Email client program (such as Microsoft Outlook or Outlook Express, Mozilla Thunderbird or Apple Mail.app) needs to be configured to use either IMAP or POP3 and SMTP.
You might also want to consider using SSL to secure the transmission of your emails. So what do they all mean?
When email started POP3 (Post Office Protocol) was the standard. When using POP3 your email client accesses the mail server and sends your username and password. Then, it checks to see if there are new messages on the server and starts downloading them to your email client. In most cases, your email client deletes the email off the server after downloading them, so you don’t keep old mail from taking up unnecessary space on the server. Sometimes, your client will leave the email on the server so you can access it from another email client on another computer or view it from Webmail, however it is better to use IMAP in order to sync your email account between multiple devices.
Using IMAP (Internet Message Access Protocol) is a little different. You still use an email client, but instead of downloading the email from the server like POP3, the email client reads the email directly off the server and displays it in your client. You can then delete it or leave it there for the next time you are checking email. This is the preferred protocol to use in order to sync your email account between multiple devices.
SMTP (Simple Mail Transfer Protocol) is a method for sending mail from one computer to another.
You want to send an email to your friend Bob, who has an account at otherdomain.com. You already know that Bob’s email address is [email protected], so you send your message in your email program (or using webmail) and address it to [email protected] Your computer connects to the SMTP server and tells it to send to [email protected] The SMTP server looks at the address and says, “I don’t know who Bob is, but I think I can get this over to otherdomain.com”. The SMTP server then performs a series of steps to find out how to get the email to otherdomain.com. Once it knows, it will then connect to the other SMTP server who is responsible for all mail for otherdomain.com. When your SMTP server talks to the otherdomain.com’s SMTP server, they exchange a series of messages and ultimately, the otherdomain.com says “sure, I’ll take the message to Bob” or it will say something like “no, there’s no Bob here, why you return it back to the sender”.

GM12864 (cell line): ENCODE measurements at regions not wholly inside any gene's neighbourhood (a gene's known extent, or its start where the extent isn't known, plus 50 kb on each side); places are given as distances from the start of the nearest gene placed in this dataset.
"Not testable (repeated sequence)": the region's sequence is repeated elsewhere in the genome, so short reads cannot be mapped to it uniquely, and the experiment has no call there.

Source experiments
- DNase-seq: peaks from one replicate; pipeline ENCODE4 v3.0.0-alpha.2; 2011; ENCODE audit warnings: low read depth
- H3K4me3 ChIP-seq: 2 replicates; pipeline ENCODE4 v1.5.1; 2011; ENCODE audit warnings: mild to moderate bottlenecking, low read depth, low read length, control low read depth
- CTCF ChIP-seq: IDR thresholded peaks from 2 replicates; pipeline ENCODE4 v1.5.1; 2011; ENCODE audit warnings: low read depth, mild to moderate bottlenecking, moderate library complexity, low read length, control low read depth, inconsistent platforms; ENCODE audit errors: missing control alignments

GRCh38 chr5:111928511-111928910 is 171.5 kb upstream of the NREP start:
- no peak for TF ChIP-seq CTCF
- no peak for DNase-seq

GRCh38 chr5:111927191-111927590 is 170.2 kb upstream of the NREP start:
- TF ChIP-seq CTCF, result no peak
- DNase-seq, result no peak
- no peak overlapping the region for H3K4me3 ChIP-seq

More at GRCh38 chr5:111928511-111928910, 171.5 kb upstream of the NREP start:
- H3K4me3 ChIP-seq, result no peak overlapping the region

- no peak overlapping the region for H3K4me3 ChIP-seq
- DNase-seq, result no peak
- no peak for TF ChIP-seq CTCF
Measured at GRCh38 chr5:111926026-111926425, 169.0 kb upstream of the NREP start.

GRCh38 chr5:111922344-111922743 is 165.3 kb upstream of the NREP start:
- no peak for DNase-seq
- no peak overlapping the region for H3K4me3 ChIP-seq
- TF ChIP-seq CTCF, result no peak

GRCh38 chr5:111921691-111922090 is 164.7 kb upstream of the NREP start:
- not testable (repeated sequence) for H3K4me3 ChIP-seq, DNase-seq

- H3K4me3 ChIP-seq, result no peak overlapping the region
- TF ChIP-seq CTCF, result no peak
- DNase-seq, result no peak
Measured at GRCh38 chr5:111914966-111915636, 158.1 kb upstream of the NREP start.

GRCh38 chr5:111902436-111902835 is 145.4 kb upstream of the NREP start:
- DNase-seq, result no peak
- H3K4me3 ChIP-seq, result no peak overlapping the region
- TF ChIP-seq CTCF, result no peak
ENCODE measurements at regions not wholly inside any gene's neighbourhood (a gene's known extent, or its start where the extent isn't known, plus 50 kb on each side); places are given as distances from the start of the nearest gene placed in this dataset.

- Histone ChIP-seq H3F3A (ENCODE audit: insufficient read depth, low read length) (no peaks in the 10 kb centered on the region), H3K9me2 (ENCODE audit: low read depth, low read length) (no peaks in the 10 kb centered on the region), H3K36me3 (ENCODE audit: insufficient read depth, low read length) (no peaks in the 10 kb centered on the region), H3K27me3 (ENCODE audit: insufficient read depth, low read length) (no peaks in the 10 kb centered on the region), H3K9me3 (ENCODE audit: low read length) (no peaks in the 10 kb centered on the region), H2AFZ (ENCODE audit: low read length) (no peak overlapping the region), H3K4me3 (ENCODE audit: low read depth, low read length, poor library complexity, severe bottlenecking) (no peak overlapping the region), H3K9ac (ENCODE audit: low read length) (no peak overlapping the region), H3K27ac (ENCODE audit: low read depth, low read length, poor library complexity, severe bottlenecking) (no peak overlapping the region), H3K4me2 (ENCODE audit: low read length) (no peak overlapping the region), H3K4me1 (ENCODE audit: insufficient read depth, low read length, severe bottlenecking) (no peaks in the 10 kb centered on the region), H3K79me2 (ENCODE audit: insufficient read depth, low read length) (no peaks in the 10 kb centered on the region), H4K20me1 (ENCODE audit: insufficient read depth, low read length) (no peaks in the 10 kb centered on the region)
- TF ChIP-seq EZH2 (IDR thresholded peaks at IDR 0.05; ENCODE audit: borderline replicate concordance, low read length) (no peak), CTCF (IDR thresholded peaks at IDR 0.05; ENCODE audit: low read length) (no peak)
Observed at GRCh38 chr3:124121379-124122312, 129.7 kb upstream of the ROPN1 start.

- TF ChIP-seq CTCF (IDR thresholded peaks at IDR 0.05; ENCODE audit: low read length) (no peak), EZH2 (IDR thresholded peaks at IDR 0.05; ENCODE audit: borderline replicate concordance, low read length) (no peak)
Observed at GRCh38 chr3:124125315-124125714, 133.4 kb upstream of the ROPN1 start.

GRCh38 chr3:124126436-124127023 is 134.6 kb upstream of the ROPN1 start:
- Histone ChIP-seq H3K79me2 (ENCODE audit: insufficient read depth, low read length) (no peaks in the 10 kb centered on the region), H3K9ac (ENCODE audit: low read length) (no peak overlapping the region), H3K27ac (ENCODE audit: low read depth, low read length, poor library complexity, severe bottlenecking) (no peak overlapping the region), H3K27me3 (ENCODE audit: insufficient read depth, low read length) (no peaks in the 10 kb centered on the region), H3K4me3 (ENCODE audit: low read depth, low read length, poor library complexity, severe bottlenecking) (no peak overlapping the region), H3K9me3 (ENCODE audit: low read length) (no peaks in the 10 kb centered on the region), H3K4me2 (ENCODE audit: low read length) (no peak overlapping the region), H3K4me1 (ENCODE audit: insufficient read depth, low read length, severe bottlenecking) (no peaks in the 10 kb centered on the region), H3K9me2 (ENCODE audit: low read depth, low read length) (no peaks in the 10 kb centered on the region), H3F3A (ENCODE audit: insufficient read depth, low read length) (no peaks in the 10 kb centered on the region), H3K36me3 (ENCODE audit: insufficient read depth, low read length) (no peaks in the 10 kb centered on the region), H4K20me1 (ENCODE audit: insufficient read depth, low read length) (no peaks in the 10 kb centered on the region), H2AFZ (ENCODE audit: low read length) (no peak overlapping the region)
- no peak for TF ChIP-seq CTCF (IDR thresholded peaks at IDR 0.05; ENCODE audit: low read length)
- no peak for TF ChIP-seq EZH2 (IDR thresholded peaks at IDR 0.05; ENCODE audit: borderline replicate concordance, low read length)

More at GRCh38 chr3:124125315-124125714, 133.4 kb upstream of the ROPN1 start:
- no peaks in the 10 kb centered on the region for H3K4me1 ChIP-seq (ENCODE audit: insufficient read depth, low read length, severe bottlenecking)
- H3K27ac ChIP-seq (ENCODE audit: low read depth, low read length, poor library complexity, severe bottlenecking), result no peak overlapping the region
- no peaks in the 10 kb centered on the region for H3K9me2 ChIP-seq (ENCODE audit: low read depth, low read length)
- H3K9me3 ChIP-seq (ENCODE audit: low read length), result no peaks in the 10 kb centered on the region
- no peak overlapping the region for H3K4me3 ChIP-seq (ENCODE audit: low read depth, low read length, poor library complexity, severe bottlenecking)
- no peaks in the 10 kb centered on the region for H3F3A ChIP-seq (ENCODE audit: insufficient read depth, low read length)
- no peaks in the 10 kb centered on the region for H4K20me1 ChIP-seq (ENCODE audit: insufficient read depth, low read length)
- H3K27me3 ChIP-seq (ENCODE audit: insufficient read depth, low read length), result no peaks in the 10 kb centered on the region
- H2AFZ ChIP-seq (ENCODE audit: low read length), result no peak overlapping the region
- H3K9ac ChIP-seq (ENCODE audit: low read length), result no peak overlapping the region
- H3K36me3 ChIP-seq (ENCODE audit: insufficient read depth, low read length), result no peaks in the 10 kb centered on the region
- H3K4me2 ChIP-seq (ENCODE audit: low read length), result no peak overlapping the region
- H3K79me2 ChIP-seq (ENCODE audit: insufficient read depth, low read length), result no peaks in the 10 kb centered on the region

SSL (Secure Sockets Layer) is a standard security technology for establishing an encrypted link between a server and a client—typically a web server (website) and a browser; or a mail server and a mail client (e.g., Outlook, Mac Mail etc).
SSL allows sensitive information such as credit card numbers, and login credentials to be transmitted securely. Normally, data sent between browsers and web servers is sent in plain text—leaving you vulnerable to eavesdropping. If an attacker is able to intercept the data being sent between a browser and a web server they can see and use that information.
More specifically, SSL is a security protocol. Protocols describe how algorithms should be used; in this case, the SSL protocol determines variables of the encryption for both the link and the data being transmitted.
SSL certificates are needed to establish an encrypted connection and these certificates have a key pair: a public and a private key. These keys work together to establish an encrypted connection. The certificate also contains what is called the “subject,” which is the identity of the certificate/website owner.
A ‘normal’ website doesn’t generally require the use of SSL, however if your website contains a web store and/or if you are collecting and processing credit card payments you should purchase an SSL certificate to secure these transmissions.
SSL for your emails are available through a ‘shared SSL certificate’. You can use this without any charge and when you add your email account to your devices you may receive a warning that the identity of the certificate cannot be verified. This is because the email client would pick up the shared SSL certificate. If it states that it is called ‘*.sau.net.au’ it is safe to continue and save the certificate as this is the certificate for the shared web server.